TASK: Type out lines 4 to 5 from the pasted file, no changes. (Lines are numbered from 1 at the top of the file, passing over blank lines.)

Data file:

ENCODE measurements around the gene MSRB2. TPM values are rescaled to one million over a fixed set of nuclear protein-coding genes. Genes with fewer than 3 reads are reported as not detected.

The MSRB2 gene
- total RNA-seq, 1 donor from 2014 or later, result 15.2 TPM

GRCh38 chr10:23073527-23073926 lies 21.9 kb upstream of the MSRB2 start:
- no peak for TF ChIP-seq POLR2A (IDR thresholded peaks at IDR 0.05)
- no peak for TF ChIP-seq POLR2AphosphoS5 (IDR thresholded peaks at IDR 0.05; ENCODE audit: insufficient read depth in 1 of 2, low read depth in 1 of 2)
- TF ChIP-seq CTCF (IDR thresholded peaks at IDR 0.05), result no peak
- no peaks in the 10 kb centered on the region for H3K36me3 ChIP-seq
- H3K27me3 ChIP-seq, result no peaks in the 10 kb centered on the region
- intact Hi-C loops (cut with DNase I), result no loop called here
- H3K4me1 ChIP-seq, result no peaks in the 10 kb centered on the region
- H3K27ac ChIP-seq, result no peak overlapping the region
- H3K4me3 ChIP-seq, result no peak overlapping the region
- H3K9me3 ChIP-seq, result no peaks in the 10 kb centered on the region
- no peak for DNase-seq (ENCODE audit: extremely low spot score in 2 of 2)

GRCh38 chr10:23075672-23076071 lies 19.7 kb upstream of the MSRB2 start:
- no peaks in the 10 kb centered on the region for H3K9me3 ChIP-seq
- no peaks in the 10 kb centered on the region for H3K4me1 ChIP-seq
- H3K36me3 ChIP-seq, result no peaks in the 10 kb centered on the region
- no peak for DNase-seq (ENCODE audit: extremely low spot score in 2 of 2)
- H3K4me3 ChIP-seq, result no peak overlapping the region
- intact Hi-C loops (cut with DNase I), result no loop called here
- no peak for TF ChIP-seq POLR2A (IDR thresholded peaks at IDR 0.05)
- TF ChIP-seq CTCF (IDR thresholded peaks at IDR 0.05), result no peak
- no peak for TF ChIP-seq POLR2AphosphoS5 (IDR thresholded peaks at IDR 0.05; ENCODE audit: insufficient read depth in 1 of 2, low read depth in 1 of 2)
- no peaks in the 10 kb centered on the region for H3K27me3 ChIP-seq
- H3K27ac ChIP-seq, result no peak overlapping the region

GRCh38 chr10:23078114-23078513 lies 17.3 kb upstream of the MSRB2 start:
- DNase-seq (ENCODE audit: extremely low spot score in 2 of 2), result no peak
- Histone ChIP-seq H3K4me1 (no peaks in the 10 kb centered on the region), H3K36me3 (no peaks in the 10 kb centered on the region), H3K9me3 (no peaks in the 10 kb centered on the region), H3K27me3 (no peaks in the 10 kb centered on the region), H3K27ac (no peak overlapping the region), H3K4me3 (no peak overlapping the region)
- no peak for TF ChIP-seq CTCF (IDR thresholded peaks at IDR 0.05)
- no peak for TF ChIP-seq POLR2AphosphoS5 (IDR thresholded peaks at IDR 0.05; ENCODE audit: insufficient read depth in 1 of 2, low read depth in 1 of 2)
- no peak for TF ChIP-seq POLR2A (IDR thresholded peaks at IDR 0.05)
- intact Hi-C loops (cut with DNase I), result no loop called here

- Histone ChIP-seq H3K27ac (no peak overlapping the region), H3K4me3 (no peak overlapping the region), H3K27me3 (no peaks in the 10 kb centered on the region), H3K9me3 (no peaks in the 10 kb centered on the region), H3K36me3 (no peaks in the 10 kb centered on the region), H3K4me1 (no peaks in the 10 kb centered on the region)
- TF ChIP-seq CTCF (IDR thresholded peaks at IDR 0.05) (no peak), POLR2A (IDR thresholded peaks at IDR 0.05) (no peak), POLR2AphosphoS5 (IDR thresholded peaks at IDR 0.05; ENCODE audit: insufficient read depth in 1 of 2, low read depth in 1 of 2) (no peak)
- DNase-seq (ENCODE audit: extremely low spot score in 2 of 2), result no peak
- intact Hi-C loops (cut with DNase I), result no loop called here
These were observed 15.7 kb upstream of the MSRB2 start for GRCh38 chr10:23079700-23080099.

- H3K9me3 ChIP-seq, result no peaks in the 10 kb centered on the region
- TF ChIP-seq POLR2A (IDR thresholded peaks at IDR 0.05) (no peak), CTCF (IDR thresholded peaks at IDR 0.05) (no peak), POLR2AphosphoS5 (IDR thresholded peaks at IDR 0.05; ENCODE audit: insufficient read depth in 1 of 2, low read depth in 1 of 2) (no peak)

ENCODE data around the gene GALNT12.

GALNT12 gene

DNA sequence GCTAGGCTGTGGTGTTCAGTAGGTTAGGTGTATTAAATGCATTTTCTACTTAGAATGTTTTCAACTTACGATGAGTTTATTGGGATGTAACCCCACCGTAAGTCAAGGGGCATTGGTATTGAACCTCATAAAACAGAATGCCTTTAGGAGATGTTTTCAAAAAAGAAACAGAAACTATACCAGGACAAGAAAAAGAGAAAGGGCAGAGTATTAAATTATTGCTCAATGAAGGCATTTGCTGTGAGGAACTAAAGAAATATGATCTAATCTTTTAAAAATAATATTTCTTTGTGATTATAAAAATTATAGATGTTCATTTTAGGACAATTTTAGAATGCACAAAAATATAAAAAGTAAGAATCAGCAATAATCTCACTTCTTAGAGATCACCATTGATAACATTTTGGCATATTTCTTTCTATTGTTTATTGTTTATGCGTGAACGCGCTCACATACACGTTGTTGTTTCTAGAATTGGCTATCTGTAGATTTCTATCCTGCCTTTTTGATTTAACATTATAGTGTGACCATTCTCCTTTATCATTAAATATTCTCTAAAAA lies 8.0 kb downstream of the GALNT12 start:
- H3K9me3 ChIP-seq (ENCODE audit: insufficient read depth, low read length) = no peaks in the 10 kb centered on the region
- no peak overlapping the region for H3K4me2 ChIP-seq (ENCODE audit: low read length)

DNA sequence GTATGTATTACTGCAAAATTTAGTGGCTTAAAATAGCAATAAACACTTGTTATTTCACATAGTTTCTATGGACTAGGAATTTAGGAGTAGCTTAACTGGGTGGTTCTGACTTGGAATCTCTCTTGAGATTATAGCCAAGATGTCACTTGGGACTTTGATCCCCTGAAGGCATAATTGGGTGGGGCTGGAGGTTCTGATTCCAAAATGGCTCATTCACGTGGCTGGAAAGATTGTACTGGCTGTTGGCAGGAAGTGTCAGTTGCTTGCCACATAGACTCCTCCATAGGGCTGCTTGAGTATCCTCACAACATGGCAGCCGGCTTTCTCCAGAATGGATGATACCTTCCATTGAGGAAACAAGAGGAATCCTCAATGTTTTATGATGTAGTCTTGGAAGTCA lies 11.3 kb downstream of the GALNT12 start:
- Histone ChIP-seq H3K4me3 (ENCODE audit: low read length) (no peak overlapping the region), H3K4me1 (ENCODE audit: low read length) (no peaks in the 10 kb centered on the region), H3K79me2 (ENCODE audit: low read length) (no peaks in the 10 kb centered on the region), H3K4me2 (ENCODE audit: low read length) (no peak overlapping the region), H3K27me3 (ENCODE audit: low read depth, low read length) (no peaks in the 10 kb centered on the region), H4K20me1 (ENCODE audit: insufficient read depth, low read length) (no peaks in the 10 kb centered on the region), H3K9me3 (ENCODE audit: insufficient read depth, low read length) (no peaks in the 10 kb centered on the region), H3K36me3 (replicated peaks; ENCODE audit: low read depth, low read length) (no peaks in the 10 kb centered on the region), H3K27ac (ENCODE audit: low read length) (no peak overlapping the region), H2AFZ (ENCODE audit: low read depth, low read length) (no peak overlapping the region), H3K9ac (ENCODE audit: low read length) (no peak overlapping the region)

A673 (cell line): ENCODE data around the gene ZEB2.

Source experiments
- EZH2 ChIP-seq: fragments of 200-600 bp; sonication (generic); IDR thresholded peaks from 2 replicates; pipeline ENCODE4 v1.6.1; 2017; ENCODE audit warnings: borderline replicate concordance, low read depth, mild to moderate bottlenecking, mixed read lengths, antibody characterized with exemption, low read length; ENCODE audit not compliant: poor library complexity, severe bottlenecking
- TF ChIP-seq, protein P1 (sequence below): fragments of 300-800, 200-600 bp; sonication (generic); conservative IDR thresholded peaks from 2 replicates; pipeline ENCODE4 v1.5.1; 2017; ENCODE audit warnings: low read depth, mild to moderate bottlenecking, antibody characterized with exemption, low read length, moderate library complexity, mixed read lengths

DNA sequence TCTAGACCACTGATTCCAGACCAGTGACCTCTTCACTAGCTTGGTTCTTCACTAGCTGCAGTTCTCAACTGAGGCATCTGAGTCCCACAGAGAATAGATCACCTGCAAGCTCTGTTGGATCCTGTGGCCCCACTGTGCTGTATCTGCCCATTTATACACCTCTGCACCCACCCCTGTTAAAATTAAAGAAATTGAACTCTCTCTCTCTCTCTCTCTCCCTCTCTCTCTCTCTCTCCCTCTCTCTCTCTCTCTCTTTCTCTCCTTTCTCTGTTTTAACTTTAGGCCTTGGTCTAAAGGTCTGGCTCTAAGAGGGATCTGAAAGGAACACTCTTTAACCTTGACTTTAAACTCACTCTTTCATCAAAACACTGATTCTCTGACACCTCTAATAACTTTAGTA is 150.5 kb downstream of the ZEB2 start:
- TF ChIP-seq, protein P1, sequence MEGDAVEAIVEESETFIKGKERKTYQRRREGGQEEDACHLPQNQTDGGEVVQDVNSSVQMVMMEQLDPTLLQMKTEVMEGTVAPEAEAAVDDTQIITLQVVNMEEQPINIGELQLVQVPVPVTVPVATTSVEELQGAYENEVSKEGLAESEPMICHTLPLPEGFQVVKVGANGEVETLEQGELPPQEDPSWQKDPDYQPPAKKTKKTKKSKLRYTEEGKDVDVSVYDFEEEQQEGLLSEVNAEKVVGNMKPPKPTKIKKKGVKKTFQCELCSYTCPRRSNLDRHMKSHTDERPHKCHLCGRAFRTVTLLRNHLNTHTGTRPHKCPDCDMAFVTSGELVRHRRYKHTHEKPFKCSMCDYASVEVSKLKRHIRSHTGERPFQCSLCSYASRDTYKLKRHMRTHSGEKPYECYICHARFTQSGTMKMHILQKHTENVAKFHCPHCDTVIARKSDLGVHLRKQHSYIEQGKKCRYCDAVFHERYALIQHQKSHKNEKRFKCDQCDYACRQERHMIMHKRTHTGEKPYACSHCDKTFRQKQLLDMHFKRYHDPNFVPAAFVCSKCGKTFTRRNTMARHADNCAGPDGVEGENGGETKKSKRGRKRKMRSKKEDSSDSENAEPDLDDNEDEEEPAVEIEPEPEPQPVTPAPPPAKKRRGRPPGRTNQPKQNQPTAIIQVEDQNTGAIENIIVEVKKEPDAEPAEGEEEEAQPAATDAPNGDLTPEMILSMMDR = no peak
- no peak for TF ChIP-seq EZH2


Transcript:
GRCh38 chr10:23073527-23073926 lies 21.9 kb upstream of the MSRB2 start:
- no peak for TF ChIP-seq POLR2A (IDR thresholded peaks at IDR 0.05)